Re: Some startling statistics...(Global Food Production)



Pat, I just deleted-deleted the original message from 24(ish) Feb.  Can you
retransmit to me, Please??  Thanks !!

The Butterfly wrote:

> -Date: Thu, 25 Feb 1999 20:17:35 -0600
> -From: Ron Stevens <stevens at gnt dot net>
> -
> -Hey, Patrick,
> -Your message is being forwarded to .....well, it doesn't really matter.
> -About your hydroponics message, while your areal calculations may be
> -correct for actual growing area, did you factor in space for access to
> -the plants?  That might well increase the space required by a factor of
> -2, or more.  Numbers are interesting, though.  I tell my students that
> -you could the entire population of the Earth into our county.  They
> -gape, but then someone does the math and they find it is pretty much
> -cheek-by-jowl.
> -
> ---
> -Ron Stevens
> -email:  stevens at gnt dot net
> -Dept of Environmental Studies
> -University of West Florida
> -
>
>         According to the footnote on that NASA figure, the 153 square
> feet also includes approximately 10% space for attendant
> machinery. I'm not sure about access to the plants, and your point is
> a good one. However, even at twice the size, we're still talking about
> an area only the size of Pennsylvania, in aggregate.
>
>         As people have noted, the problem really isn't food
> *production*, it's *distribution*. Getting it from where it's grown to
> where it's eaten. In Ethiopia 10 years ago (and perhaps still today?),
> there was food rotting on the shipping docks, because one side of the
> 30-year civil war that was going on refused to let food through to
> feed their enemies.
>
>         I agree that we don't want to just try and convert all of West
> Virginia or Pennsylvania into hyrdoponics. But if we build
> supplemental hydroponic growing areas into the autonomous houses, then
> we can provide people with a distributed, independent source of food
> at their location, wherever it may be.
>
>         Here are a few more figures and calculations:
>
>         According to that same NASA guideline (again, taken from "HO-PING:
> Food for Everyone" (c) 1979, Medard Gabel & the World Game
> Laboratory), 30% of a person's nutritional needs can be provided in 42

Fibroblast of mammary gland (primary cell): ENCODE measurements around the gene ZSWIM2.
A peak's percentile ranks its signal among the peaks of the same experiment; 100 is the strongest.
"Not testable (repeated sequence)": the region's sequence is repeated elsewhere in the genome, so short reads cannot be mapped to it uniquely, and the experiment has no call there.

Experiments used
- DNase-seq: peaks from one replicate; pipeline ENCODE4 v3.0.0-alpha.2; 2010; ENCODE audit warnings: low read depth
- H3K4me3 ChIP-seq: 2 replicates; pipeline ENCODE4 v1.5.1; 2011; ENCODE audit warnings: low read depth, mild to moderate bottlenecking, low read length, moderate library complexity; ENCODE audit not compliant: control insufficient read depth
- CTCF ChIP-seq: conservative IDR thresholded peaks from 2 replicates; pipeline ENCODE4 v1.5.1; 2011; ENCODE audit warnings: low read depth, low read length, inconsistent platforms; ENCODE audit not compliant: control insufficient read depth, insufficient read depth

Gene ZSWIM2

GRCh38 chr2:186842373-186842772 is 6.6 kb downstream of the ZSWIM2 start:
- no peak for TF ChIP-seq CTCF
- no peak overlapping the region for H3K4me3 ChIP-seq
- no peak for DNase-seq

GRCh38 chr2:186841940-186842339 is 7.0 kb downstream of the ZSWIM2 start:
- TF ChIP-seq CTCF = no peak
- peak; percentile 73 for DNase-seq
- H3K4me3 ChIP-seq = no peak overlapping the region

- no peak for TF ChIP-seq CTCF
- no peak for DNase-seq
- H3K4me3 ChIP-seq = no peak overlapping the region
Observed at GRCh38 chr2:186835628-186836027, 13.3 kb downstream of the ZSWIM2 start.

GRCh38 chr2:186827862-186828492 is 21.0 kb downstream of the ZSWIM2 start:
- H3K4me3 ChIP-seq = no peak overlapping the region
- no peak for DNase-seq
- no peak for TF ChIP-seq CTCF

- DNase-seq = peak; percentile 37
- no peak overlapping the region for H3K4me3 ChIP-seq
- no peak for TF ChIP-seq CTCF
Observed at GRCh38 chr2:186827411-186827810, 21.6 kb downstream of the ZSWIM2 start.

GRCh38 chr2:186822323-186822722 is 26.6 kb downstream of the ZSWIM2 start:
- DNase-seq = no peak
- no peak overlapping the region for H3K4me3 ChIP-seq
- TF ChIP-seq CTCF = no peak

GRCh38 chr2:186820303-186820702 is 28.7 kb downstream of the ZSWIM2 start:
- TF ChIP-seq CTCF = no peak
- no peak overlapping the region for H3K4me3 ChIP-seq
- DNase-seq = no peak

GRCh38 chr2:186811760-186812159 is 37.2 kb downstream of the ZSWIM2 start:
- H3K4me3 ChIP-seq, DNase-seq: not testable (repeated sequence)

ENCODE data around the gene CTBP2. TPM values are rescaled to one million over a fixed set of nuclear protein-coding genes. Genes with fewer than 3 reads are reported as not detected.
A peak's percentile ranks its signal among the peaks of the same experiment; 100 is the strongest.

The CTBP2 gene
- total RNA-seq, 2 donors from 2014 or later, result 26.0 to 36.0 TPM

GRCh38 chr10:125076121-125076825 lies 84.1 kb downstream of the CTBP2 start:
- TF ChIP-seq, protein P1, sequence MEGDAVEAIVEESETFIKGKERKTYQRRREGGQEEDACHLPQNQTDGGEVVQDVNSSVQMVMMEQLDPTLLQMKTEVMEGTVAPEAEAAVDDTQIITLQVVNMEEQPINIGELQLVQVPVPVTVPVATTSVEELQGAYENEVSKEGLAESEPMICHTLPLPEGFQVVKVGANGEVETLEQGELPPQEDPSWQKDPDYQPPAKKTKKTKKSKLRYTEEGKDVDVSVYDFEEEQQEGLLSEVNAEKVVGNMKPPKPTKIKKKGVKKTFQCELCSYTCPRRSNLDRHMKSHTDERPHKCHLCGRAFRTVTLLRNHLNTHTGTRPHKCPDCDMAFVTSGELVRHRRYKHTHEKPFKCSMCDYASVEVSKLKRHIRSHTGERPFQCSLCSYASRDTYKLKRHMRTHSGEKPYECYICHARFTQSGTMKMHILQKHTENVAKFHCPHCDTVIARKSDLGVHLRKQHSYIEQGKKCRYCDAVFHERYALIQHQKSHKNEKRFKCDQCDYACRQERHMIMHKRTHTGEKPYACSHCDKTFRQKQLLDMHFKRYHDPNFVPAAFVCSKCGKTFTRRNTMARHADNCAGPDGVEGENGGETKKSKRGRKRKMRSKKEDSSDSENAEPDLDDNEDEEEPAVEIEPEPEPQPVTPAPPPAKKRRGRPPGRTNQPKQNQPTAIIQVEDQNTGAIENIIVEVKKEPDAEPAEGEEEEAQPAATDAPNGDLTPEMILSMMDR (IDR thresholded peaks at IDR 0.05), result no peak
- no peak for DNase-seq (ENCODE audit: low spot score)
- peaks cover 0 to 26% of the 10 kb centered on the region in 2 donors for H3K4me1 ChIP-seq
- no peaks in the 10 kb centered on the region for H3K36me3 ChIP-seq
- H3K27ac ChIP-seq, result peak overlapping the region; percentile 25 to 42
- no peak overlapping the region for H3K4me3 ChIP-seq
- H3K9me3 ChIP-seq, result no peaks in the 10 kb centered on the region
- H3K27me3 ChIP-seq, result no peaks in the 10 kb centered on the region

> square feet of hydroponic space. This seems a more realistic
> usage/figure, since as we've noted, people like to eat meat, chocolate,
> lobster and other things that don't grow in hydroponic trays.
>         This is where the 153 sq. ft. figure was extrapolated from.
>
>         "If 10% of a city's surface was used for hydroponic culture,
> it would provide support for 18,200 people per square mile of city
> area." (HO-PING, p. 165) [Note: That's complete support, at 153 sq
> ft./person. At 42 sq ft/person, it would 30% supplement the diets of
> 66,337 people/sq mile.  -Pat]
>
> 1 acre  = 43,560 sqare feet
> 1 acre  = 284 people @ 100% (153 sq ft/person)
> 1 acre  = 1037 people @ 30% ( 42 sq ft/person)
>
>         A 5-person family could be 30% supplemented with 210 sq ft of
> hydroponic space. This means that a 10x25ft solarium built onto any
> house could help provide hightened nutrition and lower the food budget
> of families everywhere.
>
>         For those dome-lovers out there, a 250 sq-ft dome greenhouse
> would be about 18' in diameter.
>
>         Building this aqua/hydroponic greenhouse into the autonomous
> houses is something I'm already planning on. Economies of
> very-large-scale (think: 10 million houses to start!) will make this a
> very affordable prospect. I'm using standard equipment from the local
> hardware store to make my system, and now, in its 3rd year of
> refinement, I think I'm still at less than $500 total cost, including
> the 12' geodesic greenhouse.
>
>         According to the US Bureau of Labor Statistics Consumer
> Expenditure Survey for 1991-2, the US Household Budget Averages for
> some expenditures in the following income levels were:
>
> Expenditure                        Income Levels
>                         $20-30K    $40-50K      $70K & Over
> Food                    14.2%      13.2%        10.6%
> Housing                 29.3%      28.2%        28.5%
> Utilities                6.7%       5.4%         4.2%
> (The list goes on, but I'm not going to type them all in.)
>
>      This means that households are paying in the following ranges for
> their food: (Also shown: 30% savings rate)
>
> Income         Food Expense                     30% savings equals:
> $20-30K:       $2840-$4260/year                 $ 852-$1278/year
> $40-50K:       $5280-$6600/year                 $1584-$1980/year
> $70K & Over:   $7420+/year                      $2226+/year
>
>      So, building a system similar to mine, albeit a bit bigger, even
> with off-the-shelf parts, and at full retail prices, would pay for
> itself within the first year, even at the lowest household income
> level on the chart. If we manufacture these things, they'll be even
> cheaper to produce and of higher quality (certainly higher quality
> than what I'm throwing together on the weekends! ;^) )
>
> --
> Pat
>            ___________________Think For Yourself____________________
>          Patrick G. Salsbury - http://reality.sculptors.com/~salsbury/
>     Check out the Reality Sculptors Project: http://reality.sculptors.com/
>            ---------------------------------------------------------
>       "Once you have the knowledge about making something better, and you
>  have the ability to do it, then you have the responsibility." - Sanford Mazel

--
Ron Stevens
email:  stevens at gnt dot net
Dept of Environmental Studies
University of West Florida





This archive was generated by a fusion of Pipermail 0.09 (Mailman edition) and MHonArc 2.6.8.